As new parents, you want to provide your baby with the best possible start in life. Studies show that babies who are fed nutritious, healthy diets grow into stronger kids and better-adjusted eaters than those who are fed poor diets. Making baby food at home is a simple, nutritious, and economical plan that makes it easy for you to make sure your child gets the best start possible. Many people don’t realize that making baby food at home has many benefits.
- Encourage healthy eating habits
- Increased nutritional value
- Elimination of additives
- Improved freshness
- Additional variety
- Enhanced control
- Lower costs
Encourage healthy eating habits
Starting out by feeding your baby healthy food encourages better eating habits for the whole family. The United States has become a fast-food, junk-food society that has led to the degradation of healthy eating habits. Obesity has risen to epidemic levels among children, adolescents, and adults. If current trends continue, obesity stands to replace cigarette smoking as the number one non-disease killer in this country. One of the primary causes of overweight problems in children and adolescents is poor eating habits. Poor eating habits are directly linked to several health problems, including coronary heart disease, hypertension, high cholesterol, diabetes, and some cancers.
Increased nutritional value
Vitamins and other nutrients are critically important to your baby. For the next three years, your baby will experience rapid growth and development. It is essential that he be fed a healthy and nutritious diet in order to maximize his growth and development process.
Processed baby foods have added water, sugars, and starchy fillers. While these products are not nutritionally bad for your baby, their use in baby food greatly dilutes the nutrient content of the actual foods. You can see the difference between the products of various food manufacturers; one brand of sweet potatoes may have a different nutritional value than another. This is caused by dilution.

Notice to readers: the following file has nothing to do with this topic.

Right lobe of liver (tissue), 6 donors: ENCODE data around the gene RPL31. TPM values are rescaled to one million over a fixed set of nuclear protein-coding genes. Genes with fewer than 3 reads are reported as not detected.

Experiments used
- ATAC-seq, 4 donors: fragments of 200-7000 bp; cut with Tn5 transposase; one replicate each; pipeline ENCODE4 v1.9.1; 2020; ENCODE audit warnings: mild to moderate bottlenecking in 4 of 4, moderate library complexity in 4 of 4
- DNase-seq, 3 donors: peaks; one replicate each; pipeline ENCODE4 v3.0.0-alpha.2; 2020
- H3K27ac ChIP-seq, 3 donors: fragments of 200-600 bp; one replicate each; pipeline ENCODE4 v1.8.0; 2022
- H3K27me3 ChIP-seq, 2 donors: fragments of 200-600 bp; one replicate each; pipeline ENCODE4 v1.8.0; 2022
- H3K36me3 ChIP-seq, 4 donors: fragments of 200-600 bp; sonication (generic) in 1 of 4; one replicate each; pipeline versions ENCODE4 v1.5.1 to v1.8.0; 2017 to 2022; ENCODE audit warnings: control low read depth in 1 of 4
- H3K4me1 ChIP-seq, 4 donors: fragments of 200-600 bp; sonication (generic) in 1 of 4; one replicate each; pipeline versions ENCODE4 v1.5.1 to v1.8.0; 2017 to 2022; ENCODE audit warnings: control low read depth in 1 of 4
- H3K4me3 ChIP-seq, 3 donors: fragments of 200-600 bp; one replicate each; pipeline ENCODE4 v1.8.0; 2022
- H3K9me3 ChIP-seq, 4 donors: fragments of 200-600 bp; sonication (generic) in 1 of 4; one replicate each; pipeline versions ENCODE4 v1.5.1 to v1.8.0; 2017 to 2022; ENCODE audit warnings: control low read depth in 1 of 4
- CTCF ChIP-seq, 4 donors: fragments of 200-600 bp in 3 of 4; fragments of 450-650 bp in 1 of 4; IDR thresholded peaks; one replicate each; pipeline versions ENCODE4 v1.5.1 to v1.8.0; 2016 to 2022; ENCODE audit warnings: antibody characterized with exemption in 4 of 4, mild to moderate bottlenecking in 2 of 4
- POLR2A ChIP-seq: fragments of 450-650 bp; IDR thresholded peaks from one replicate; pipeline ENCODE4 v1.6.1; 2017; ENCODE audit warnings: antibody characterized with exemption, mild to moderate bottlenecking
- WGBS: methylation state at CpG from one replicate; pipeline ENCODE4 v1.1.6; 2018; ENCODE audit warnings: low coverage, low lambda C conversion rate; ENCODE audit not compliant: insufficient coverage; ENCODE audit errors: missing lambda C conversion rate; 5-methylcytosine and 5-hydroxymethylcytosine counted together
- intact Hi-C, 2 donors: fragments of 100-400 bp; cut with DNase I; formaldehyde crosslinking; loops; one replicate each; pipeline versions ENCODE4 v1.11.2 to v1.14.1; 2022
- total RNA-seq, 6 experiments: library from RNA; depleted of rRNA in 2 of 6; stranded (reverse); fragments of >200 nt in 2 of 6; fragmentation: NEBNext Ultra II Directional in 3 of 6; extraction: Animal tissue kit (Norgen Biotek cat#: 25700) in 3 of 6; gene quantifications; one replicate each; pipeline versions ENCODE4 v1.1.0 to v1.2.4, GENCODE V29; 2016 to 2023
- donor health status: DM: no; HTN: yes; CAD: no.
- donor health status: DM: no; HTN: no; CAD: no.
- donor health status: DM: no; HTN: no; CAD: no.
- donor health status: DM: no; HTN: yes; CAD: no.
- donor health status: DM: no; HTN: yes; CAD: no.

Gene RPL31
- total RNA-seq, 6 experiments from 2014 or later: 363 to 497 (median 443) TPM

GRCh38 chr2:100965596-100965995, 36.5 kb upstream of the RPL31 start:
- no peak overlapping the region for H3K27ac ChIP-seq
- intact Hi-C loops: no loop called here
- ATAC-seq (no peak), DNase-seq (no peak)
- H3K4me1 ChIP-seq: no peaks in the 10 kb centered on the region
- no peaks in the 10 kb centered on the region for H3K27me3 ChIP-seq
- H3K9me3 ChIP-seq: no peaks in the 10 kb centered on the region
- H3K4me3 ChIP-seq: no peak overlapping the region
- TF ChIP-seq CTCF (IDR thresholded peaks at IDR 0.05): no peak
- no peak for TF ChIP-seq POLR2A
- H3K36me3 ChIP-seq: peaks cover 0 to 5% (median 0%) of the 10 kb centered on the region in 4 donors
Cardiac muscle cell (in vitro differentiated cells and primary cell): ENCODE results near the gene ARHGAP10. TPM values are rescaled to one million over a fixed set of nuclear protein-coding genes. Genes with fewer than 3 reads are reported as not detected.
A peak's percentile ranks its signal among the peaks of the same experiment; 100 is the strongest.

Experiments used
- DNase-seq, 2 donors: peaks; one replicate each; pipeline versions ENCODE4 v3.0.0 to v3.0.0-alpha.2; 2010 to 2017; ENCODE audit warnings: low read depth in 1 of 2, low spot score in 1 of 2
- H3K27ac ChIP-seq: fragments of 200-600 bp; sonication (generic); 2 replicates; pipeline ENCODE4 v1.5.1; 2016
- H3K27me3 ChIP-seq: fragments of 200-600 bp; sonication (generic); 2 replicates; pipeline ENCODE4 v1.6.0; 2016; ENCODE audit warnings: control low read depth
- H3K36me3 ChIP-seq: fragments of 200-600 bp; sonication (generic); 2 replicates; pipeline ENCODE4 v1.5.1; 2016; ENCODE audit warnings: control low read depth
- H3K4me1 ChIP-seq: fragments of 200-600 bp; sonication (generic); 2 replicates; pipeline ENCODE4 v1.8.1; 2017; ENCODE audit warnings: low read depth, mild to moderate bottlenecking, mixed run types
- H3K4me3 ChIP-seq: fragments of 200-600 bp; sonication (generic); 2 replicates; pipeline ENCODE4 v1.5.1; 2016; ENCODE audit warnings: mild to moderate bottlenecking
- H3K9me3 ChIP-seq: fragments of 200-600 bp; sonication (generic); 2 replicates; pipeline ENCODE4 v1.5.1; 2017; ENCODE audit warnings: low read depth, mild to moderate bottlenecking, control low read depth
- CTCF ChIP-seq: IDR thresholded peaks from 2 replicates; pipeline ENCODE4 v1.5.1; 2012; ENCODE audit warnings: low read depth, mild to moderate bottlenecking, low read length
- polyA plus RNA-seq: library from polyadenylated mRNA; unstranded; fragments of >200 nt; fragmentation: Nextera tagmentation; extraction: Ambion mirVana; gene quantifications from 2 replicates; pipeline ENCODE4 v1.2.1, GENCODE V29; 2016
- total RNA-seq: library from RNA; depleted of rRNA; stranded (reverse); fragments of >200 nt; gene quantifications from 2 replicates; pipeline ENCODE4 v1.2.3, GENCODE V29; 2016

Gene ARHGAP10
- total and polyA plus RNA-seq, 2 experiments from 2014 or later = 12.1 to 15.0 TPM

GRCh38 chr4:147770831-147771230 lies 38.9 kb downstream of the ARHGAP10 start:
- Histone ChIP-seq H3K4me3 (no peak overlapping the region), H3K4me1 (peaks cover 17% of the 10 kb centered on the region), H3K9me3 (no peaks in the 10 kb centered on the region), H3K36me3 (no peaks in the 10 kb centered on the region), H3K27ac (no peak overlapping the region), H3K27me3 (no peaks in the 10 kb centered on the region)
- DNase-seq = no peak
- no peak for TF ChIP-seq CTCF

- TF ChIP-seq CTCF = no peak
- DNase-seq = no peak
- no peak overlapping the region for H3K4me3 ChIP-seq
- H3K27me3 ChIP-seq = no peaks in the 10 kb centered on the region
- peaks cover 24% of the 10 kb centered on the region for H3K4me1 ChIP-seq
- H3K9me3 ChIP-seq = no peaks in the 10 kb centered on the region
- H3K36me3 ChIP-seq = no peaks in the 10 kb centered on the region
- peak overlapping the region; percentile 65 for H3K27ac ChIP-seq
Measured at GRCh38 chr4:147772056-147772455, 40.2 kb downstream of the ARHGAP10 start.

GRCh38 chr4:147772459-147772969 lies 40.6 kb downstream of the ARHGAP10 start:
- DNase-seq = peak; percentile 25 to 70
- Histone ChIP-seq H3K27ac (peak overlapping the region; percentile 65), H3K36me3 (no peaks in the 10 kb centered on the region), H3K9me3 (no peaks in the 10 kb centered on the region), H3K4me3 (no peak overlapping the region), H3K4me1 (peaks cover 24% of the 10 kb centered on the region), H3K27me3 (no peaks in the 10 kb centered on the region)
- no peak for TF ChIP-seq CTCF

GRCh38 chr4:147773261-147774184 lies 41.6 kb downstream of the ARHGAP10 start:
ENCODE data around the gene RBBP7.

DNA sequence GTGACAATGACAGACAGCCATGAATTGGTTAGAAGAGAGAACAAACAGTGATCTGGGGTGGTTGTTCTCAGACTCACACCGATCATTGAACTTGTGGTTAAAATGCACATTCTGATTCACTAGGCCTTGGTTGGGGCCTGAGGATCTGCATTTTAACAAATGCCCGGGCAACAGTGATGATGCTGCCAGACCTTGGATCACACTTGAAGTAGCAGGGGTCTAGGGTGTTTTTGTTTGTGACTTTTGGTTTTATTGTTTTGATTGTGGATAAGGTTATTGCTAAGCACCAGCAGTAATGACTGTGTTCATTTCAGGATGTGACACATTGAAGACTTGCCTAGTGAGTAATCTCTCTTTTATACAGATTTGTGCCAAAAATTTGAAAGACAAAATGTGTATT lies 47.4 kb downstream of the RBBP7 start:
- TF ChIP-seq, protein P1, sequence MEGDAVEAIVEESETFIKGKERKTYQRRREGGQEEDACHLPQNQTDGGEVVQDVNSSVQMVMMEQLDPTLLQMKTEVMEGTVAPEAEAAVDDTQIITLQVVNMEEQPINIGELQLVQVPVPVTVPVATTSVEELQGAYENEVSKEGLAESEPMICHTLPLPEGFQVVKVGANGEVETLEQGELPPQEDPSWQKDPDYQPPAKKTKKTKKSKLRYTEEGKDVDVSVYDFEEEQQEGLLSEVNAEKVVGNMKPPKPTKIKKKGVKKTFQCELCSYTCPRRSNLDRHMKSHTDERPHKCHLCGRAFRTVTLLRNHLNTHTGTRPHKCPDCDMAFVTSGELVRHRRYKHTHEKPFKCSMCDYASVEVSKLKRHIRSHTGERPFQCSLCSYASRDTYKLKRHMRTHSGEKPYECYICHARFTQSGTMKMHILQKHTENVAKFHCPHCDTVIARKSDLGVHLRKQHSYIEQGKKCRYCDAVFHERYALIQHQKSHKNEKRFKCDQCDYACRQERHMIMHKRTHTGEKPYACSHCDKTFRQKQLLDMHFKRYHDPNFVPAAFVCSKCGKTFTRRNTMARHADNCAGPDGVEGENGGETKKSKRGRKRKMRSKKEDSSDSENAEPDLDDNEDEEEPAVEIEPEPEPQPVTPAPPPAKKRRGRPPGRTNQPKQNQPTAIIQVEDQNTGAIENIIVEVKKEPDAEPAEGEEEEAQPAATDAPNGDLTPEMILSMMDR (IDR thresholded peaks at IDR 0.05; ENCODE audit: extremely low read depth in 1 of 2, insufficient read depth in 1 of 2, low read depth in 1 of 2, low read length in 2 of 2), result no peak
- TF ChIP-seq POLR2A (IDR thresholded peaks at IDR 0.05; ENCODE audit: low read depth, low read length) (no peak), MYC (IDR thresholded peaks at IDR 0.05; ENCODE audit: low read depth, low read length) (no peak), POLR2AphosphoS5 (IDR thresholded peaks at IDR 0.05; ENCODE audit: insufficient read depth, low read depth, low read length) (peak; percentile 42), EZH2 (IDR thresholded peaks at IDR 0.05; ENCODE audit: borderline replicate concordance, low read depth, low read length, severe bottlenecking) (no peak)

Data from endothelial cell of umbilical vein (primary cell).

Elimination of additives
Processed baby foods contain trace amounts of chemicals, including pesticides, herbicides, and fungicides. Although the FDA has approved these chemicals, you may choose not to feed your baby products containing them. Buying certified organic produce (fresh or frozen) and preparing food at home eliminates agricultural chemicals from your baby’s diet.
While your baby does not have the refined palate of an adult, he does respond to taste, color, and smell. With the enormous availability of fresh and even frozen produce in grocery stores and the ease and convenience of home baby food preparation, there really is no reason he needs to be deprived of colorful, tasty, great-smelling baby food. Serving fresh food from the very beginning will help your baby be more open to tasting new flavors and types of food.
Processed baby food is developed for the mass market and, as a result, is limited in variety. Variety is key to a balanced diet, which is a core component of healthy and nutritious eating. With the amount of choice that is available in the produce and frozen-food sections of grocery stores, there is no reason why your baby should be limited by what food manufacturers consider the most popular foods. What’s more, preparing baby food at home enables you to add herbs and combine flavors so that his mealtime is a pleasurable, gourmet experience.
As a parent, you want to understand and trust the ingredients in your baby’s diet. Similarly, you want assurance concerning the purity, safety, quality, and consistency of such ingredients. Preparing baby food at home provides you with control of your baby’s diet and knowledge of exactly what goes into your baby’s food. The more involvement you have with what you are feeding your baby, the more likely you are to nurture healthy eating habits.
Processed baby foods are expensive. The average baby in the United States will consume 600 jars of baby food. Parents who use processed baby food spend an average of $300 or more on baby food during their infant’s first year of life. Making baby food at home is extremely cost-effective, as foods may be purchased either in season or on sale. On average, baby food prepared at home can cost as little as $55 in the first year.